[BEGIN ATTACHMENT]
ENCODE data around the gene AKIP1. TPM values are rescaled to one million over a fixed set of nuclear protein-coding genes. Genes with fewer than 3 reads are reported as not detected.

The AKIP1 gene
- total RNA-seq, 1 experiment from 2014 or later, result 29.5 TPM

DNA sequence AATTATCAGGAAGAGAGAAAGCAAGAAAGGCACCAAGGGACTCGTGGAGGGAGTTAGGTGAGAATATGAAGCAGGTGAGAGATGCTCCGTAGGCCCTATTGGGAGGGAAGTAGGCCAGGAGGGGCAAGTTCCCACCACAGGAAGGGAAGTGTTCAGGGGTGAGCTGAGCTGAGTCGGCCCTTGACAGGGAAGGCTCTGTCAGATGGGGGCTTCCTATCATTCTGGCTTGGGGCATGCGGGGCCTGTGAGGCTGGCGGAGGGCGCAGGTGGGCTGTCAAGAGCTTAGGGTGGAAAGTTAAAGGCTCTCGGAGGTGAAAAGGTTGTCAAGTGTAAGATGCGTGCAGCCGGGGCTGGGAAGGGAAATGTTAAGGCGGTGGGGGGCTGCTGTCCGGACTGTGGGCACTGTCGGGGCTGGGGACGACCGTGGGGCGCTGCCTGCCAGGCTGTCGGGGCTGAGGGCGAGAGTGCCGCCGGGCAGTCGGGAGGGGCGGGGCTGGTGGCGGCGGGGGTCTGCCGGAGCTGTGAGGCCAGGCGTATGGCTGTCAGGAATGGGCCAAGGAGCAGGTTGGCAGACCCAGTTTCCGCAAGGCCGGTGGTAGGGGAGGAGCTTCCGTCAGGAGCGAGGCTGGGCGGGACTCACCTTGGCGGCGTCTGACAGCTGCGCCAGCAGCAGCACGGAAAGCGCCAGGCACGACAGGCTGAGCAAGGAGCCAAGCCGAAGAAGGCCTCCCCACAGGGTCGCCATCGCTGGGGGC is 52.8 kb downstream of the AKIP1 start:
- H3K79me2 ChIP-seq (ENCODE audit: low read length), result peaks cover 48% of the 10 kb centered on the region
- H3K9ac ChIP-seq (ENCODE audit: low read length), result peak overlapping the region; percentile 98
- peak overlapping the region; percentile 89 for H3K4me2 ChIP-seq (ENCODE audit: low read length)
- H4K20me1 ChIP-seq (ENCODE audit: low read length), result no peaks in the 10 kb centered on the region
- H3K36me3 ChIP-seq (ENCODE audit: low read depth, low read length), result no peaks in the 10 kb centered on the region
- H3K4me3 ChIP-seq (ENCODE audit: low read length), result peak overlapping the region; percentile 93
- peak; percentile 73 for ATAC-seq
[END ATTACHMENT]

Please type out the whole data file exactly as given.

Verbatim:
ENCODE data around the gene AKIP1. TPM values are rescaled to one million over a fixed set of nuclear protein-coding genes. Genes with fewer than 3 reads are reported as not detected.

The AKIP1 gene
- total RNA-seq, 1 experiment from 2014 or later, result 29.5 TPM

DNA sequence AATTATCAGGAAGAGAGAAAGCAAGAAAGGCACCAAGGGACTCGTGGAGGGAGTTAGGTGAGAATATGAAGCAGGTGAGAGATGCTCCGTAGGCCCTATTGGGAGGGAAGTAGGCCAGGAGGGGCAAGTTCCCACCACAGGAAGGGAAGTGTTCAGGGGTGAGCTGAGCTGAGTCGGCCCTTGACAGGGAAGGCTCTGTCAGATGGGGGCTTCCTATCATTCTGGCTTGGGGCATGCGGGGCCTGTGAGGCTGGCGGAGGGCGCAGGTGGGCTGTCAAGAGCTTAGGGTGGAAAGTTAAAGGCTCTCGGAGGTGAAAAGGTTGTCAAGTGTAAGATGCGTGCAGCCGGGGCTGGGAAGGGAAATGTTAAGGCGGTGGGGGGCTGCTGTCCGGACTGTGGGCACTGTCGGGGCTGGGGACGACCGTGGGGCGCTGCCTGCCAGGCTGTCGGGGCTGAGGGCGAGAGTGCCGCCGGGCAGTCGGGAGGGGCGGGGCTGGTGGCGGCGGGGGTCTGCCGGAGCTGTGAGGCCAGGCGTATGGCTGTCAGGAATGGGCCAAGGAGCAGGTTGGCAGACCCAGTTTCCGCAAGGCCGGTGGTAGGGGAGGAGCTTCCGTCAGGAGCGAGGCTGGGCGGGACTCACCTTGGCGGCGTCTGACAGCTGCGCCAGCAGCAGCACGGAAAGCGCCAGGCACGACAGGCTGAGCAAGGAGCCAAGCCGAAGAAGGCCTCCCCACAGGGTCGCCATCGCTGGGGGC is 52.8 kb downstream of the AKIP1 start:
- H3K79me2 ChIP-seq (ENCODE audit: low read length), result peaks cover 48% of the 10 kb centered on the region
- H3K9ac ChIP-seq (ENCODE audit: low read length), result peak overlapping the region; percentile 98
- peak overlapping the region; percentile 89 for H3K4me2 ChIP-seq (ENCODE audit: low read length)
- H4K20me1 ChIP-seq (ENCODE audit: low read length), result no peaks in the 10 kb centered on the region
- H3K36me3 ChIP-seq (ENCODE audit: low read depth, low read length), result no peaks in the 10 kb centered on the region
- H3K4me3 ChIP-seq (ENCODE audit: low read length), result peak overlapping the region; percentile 93
- peak; percentile 73 for ATAC-seq